For only the third time in its 31-year history, there were joint winners of the coveted Victorian Institute of Sport (VISA) Award of Excellence, with Tokyo Gold Medallists Dylan Alcott OAM (Tennis) and rowers Lucy Stephan OAM, Jessica Morrison OAM and Rosie Popa OAM (Women’s Four), sharing the honours.
VIS athletes Lucy Stephan, Jessica Morrison and Rosie Popa were three of the four members that won gold in the Women’s Coxless Four event at the Tokyo Olympic Games.
The 2020 Games saw the return of the Women’s Four event to the Olympic rowing program after a 30-year absence. Australia topped the podium after narrowly holding off the Netherlands by less than half a second to win gold with a time of 6:15.37 — an Olympic best time — while Ireland came third.
Long term VIS scholarship holder Alcott declared 2021 was going to be his fourth and final Paralympic appearance, finishing his Paralympic campaigns with four gold and two silver medals from his tennis and basketball competitions. He successfully defended his wheelchair Quad Paralympics singles gold medal in Tokyo and won silver with Quad Doubles partner and fellow VIS scholarship holder, Heath Davidson.
The wheelchair tennis ace and well-recognised disability advocate, also became the first man in any form of tennis to win a Golden Slam – all four major titles and a Paralympic gold medal.
Alcott is the sixth VIS athlete to be named Award of Excellence winner for a second time, having also won in 2015. He was also awarded the 2021 Para Athlete Award, presented to the Para athlete who has achieved outstanding sporting results during the year, completed by demonstrable success in other areas of their life.
Tokyo 2020 Paralympic Rower Al Viney was named the recipient of the 2021 Coach Award for Rowing. These awards are presented to an athlete in each VIS sport program who is the most deserving within the calendar year.
The 2XU Rising Star Award, which recognises the young athlete who has achieved outstanding sporting results during the year, complemented by success in other areas of their life, was awarded to Para-athletics sensation Jaryd Clifford.
Legally blind, the 22-year-old produced one of the most courageous campaigns of distance running by a Paralympian in Tokyo – winning a medal in each of his three events; silver in both the Marathon and the 5000m, and a bronze in the 1500m. At the time his devastation was palpable – gold eluded him – but he has since realised that disappointment and immense pride can coexist.
Away from the track, Jaryd is studying a Bachelor of Law & Justice at the University of Melbourne and is a passionate advocate of the Paralympic movement.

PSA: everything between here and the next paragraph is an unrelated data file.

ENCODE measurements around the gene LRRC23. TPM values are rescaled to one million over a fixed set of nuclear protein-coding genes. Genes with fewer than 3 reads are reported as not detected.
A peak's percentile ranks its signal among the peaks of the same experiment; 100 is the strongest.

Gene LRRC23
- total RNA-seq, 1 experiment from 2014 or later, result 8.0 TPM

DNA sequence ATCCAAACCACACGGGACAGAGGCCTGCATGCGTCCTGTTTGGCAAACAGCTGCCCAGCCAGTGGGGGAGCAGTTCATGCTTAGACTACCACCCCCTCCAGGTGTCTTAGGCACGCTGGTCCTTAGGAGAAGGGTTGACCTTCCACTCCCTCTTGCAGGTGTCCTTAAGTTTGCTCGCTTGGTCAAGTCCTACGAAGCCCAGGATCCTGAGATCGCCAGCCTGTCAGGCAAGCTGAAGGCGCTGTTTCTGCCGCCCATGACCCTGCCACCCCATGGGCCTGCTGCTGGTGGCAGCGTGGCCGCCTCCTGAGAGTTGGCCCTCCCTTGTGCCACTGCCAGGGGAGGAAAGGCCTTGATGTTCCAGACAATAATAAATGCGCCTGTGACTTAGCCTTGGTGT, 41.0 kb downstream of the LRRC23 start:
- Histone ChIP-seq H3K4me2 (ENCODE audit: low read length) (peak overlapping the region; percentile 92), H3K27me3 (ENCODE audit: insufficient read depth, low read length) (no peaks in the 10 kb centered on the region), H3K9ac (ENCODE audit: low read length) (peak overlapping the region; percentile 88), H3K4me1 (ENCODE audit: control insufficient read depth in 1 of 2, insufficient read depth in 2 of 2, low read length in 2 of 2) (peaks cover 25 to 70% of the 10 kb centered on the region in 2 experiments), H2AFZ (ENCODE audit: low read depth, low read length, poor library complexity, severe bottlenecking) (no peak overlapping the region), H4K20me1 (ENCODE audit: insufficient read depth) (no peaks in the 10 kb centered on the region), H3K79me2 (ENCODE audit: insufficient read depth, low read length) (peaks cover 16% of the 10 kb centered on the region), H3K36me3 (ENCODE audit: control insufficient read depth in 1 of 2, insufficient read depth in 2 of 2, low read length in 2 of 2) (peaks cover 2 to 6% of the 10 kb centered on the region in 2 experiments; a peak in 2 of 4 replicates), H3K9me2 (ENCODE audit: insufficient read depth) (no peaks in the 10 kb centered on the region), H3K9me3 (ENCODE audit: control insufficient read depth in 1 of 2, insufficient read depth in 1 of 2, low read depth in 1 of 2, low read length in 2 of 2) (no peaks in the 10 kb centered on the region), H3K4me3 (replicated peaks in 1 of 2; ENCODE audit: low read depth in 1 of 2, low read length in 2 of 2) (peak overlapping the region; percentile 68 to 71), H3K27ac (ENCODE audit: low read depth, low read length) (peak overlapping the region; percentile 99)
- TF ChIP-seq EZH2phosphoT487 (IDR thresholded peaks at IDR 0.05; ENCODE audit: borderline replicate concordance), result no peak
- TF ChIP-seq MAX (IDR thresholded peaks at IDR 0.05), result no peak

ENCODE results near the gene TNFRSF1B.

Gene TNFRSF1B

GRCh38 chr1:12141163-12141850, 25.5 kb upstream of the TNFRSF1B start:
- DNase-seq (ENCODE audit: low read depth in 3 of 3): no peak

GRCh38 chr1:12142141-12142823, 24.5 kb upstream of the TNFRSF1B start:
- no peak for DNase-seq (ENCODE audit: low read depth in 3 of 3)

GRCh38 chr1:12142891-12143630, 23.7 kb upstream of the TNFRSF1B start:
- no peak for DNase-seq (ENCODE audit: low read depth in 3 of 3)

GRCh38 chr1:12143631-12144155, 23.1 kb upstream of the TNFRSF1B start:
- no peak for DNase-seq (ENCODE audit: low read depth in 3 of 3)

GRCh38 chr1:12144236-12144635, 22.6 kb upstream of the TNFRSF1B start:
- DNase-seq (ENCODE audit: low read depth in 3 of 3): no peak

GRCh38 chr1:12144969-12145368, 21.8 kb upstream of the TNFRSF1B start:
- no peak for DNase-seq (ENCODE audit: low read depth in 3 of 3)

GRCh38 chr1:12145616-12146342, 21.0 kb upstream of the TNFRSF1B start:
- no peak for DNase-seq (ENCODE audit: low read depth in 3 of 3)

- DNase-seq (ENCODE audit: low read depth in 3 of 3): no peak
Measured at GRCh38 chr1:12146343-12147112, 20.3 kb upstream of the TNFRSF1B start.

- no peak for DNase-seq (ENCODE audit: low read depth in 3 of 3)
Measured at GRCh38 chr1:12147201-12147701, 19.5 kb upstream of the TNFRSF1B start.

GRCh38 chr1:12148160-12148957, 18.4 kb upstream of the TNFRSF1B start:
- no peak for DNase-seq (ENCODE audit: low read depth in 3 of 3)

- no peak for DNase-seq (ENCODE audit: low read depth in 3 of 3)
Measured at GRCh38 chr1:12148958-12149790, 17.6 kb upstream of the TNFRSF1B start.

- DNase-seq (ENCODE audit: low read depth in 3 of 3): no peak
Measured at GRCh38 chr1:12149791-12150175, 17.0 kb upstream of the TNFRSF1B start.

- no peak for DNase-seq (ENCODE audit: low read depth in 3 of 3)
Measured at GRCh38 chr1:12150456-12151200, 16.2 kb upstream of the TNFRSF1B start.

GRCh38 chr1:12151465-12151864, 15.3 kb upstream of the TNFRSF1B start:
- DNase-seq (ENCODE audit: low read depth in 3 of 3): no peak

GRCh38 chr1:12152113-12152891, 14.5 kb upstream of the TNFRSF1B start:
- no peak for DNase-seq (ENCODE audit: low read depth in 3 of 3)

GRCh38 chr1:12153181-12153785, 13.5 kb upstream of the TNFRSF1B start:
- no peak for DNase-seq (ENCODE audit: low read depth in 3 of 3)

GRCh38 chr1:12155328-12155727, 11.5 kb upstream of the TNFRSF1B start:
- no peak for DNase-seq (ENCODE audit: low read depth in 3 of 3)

The very special Sarah Tait Spirit Award recognises the athlete who most encompasses the spirit of the VIS. This athlete has demonstrated courage, commitment and persistence to achieve their sporting goals, whilst showing the ability to inspire and bring out the best in others, engage with and bring pride to their community. The award was renamed in 2016 in honour of the late Olympic rower.
There were three very worthy finalists in 2021, Elizabeth Watson (Netball), Rachael Lynch (Hockey) and Anabelle Smith (Diving). Smith was narrowly judged the winner.
Like the Award’s namesake, Smith is an inspiration in life as well as diving. The triple Olympian is one of the most giving athletes within the Australian sporting community and will always put her hand up to give back to her sport and the community in general to inspire the next generation of athletes and leaders.
Hidden beneath her bright, bubbly and unassuming demeanour, Smith is an extremely tough, gritty and resilient athlete. To be able to handle everything that has been thrown her way in the last two years, from cancelled events to several interstate relocations, has been nothing short of remarkable, and she always continues to do so with a positive mindset on life.
The Open Universities Australia Performance Lifestyle Award recognises the athlete who has achieved personal excellence in their studies, career ambitions, and/or work setting whilst pursuing their dual sporting career, epitomizing the VIS motto of ‘Success in Sport and Life’ and was awarded to Dr Elena Galiabovitch.
For the past 2 years Elena has been working on two frontlines – Dr Galiabovitch has been busy working on Melbourne’s medical front line, caring for some of the most seriously ill COVID-19 patients. While as an elite athlete living in Victoria’s extended lockdowns, she was forced to adapt, and then re-adapt her training remotely, shooting via a simulator.
Despite the long training hours and unpredictable workload, Elena was rewarded with her second Olympic berth in Tokyo, where she competed in the women’s 10m Air Pistol and the 25m Pistol events.
She was also recognised for her frontline efforts, chosen by the IOC to carry the Olympic flag at the Opening Ceremony – an honour she describes as the “greatest in her sporting career”.
It was with great disappointment that the 2021 Award of Excellence scheduled for the 26 February 2022 was cancelled due to the coronavirus pandemic, but we are thrilled to finally reveal the winners of the 2021 Awards.
Each year the VIS award finalists and winners are selected by a judging panel consisting of VIS CEO and Board Members and again in 2021, Media Commentator Sam Lane joined the panel as an independent contributor.
The performance period for the 2021 Awards was from 21 October 2019 to 1 October 2021.Performances by VIS athletes after 1 October 2021 will be considered for the 2022 Award of Excellence.